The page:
Overriding Hierarchies?



  • THE POST BELOW IS MORE THAN 5 YEARS OLD. RELATED SUPPORT INFORMATION MIGHT BE OUTDATED OR DEPRECATED

    On 04/06/2012 at 12:59, xxxxxxxx wrote:

    User Information:
    Cinema 4D Version:   12 
    Platform:   Windows  ;   
    Language(s) :     C++  ;

    ---------
    Can someone tell me what's going on behind the scenes when the Ctrl key is held down. Allowing the user to move the object independent of it's parents or children?
    How exactly is this magic trick accomplished?

    I'm assuming that it's done by matrix manipulations?
    But since there can be many different  parent/s<->child/children & Grandparent/s<->grandchild/ grandchildren. The number of things to check for seems rather staggering to me. And I think I might be over complicating it.

    This seems like a very common task that anyone doing CG related coding should have in their tool box. And something I had expected to be tutorialized a lot on the internet.
    Yet I'm having trouble finding any tutorials on it.

    Thanks,
    -ScottA



  • THE POST BELOW IS MORE THAN 5 YEARS OLD. RELATED SUPPORT INFORMATION MIGHT BE OUTDATED OR DEPRECATED

    On 05/06/2012 at 16:36, xxxxxxxx wrote:

    OK.
    So I've figured out how to reproduce the way a parent object behaves independently from it's children when the Ctrl key is pressed. But by using a tag and a boolean UserData option instead of the Ctrl key.

    I'll post it in Python. Because it's easier to share it this way than C++:

    #Freeze Children  
    #This code goes in a python tag on the parent object in the hierarchy  
    #When the user clicks the boolean UserData option. It uses the stored children's positions from an array  
    #Then it applies those positions to their matrices so they don't move when the parent moves around  
      
    import c4d  
    mylist = []  
    def main() :  
      
      global mylist  
      
      obj = op.GetObject()  
      objmtx = obj.GetMl()  
      child = obj.GetDown()  
      
      while child:                      #Populate the list with positions  
          childmtx = child.GetMg()  
          pos = childmtx.off  
          mylist.append(pos)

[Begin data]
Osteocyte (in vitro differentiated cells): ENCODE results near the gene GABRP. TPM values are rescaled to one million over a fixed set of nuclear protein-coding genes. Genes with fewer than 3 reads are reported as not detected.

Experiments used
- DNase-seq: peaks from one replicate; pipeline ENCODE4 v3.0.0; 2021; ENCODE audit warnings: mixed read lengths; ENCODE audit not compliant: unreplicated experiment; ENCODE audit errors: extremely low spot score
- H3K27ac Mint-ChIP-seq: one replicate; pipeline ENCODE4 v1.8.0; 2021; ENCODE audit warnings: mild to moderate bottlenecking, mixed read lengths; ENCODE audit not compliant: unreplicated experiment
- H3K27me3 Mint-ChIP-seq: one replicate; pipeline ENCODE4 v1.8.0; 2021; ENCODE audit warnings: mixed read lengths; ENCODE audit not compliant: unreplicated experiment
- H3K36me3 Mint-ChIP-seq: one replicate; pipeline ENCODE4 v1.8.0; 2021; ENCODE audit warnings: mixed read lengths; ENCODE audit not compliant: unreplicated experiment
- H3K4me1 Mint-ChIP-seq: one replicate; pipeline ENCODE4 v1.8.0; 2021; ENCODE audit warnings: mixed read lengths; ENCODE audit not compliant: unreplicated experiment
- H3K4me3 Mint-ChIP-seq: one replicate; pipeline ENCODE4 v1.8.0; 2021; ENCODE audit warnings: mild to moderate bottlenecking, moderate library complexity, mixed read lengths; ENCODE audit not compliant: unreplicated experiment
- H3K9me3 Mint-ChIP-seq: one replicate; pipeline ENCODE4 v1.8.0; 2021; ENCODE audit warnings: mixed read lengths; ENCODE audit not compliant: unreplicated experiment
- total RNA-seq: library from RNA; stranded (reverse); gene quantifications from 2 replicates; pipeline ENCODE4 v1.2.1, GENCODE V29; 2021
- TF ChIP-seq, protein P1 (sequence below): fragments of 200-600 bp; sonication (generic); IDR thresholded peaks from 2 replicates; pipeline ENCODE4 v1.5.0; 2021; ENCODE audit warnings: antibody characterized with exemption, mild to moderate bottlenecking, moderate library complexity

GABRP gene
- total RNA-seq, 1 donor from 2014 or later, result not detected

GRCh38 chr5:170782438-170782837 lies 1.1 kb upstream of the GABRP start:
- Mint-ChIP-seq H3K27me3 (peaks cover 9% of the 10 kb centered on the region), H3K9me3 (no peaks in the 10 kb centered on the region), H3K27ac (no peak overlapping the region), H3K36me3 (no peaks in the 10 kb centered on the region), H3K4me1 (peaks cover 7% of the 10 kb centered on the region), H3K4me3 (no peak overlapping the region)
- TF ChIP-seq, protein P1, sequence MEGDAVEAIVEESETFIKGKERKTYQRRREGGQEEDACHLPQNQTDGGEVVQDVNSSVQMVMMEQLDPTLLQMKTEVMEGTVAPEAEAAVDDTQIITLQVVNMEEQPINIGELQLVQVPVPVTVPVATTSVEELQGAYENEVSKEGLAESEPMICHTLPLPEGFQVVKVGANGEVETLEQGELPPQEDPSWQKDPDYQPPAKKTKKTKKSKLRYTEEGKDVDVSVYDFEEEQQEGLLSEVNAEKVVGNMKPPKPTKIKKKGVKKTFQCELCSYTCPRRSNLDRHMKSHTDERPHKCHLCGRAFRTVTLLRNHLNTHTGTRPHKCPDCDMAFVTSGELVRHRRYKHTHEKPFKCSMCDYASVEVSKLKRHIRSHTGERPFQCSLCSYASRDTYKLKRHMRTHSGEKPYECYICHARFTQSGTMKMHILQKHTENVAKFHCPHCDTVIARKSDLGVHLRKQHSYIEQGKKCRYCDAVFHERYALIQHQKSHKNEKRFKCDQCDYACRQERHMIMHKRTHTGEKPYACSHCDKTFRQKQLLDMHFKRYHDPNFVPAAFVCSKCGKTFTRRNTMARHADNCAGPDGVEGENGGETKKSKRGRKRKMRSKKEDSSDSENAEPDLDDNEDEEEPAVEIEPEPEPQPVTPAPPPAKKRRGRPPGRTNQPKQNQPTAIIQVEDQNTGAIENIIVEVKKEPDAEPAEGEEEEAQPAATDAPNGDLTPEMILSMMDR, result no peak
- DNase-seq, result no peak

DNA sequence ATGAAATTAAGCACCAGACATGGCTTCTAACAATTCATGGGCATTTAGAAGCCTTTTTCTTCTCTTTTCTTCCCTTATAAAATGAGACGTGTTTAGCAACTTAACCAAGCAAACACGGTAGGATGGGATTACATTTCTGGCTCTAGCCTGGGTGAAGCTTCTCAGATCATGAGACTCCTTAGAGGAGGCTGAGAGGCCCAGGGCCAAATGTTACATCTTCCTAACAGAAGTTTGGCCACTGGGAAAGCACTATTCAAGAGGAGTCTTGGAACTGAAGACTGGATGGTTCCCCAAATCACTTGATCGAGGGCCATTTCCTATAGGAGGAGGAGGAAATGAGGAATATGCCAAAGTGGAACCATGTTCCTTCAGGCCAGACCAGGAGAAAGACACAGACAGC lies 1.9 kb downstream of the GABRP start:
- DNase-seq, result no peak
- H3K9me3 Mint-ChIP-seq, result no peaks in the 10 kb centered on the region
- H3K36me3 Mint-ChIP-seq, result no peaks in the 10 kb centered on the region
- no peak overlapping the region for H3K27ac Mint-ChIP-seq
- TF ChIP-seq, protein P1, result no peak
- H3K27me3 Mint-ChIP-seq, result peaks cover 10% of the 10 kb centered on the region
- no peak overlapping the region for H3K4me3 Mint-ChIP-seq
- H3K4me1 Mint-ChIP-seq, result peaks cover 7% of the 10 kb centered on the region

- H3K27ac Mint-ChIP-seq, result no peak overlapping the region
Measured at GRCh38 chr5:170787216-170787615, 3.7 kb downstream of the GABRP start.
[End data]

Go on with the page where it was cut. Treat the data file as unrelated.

child = child.GetNext()  
      
      child = obj.GetDown()  
      counter = 0  
      if op[c4d.ID_USERDATA, 1]== True:  #If the boolean UserData option on the tag is enabled  
          while child:                   #Use the list to set the positions  
              childmtx = child.GetMg()  
              if len(mylist) > counter: childmtx.off = mylist[counter]  
              child.SetMg(childmtx)  
              counter = counter +1  
              child = child.GetNext()
    

    While this works just fine.
    I would really like to know how this compares to the way it's being done by Maxon and the Ctrl key.
    For example. Does Maxon use an array like I did? Or did they do it some other way that is completely different?

    While it's nice that I was able to "invent" this completely on my own from my own imagination. I don't like inventing things on my own until I've learned the industry standard method first.

    -ScottA



  • THE POST BELOW IS MORE THAN 5 YEARS OLD. RELATED SUPPORT INFORMATION MIGHT BE OUTDATED OR DEPRECATED

    On 06/06/2012 at 08:40, xxxxxxxx wrote:

    Basically you need to cycle through the top level children and change their local matrix by bringing them into the parent's old global space and then matrix multiplication with the inverse new matrix of the parent.

    here an example with comments. hope this helps:

      
    Bool MenuTest::Execute(BaseDocument *doc)  
    {  
      BaseObject *op = NULL;  
      op = doc->GetActiveObject();  
      if (!op) return FALSE;  
      
      Matrix mg_old = op->GetMg(); //save the parent's old matrix  
        
      Matrix mg_new; //this is the parent's new matrix - set it to your liking  
      
      op->SetMg(mg_new); //change the parent's amtrix to the new matrix  
      op->Message(MSG_UPDATE);  
      
      mg_new != mg_new; //invert new matrix - needed later  
      
      //cycle through children  
      for (op = op->GetDown(); op; op = op->GetNext())  
      {  
          Matrix ml_child = op->GetMl(); //get child's local matrix  
      
          //bring it into the child's old global space by multiplying  
          //with the parent's old global matrix  
          Matrix mg_old_child = mg_old * ml_child;  
      
          //set the child's new local matrix by multiplying  
          //with the parent's inverted new global matrix  
          op->SetMl(mg_new * mg_old_child);  
          op->Message(MSG_UPDATE);  
      }  
      
      EventAdd();  
      
      return TRUE;  
    }  
    

    cheers,
    Matthias



  • THE POST BELOW IS MORE THAN 5 YEARS OLD. RELATED SUPPORT INFORMATION MIGHT BE OUTDATED OR DEPRECATED

    On 06/06/2012 at 09:39, xxxxxxxx wrote:

    Thanks Matthias.🍺

    In my head I was always ignoring the parent's original matrix as being not relevant anymore. Because I've set it to a new matrix.
    But your example shows me that I still needed to use it later on.

    I guess that's a good lesson for me to not think of past converted code as nothing but collateral damage.

    -ScottA


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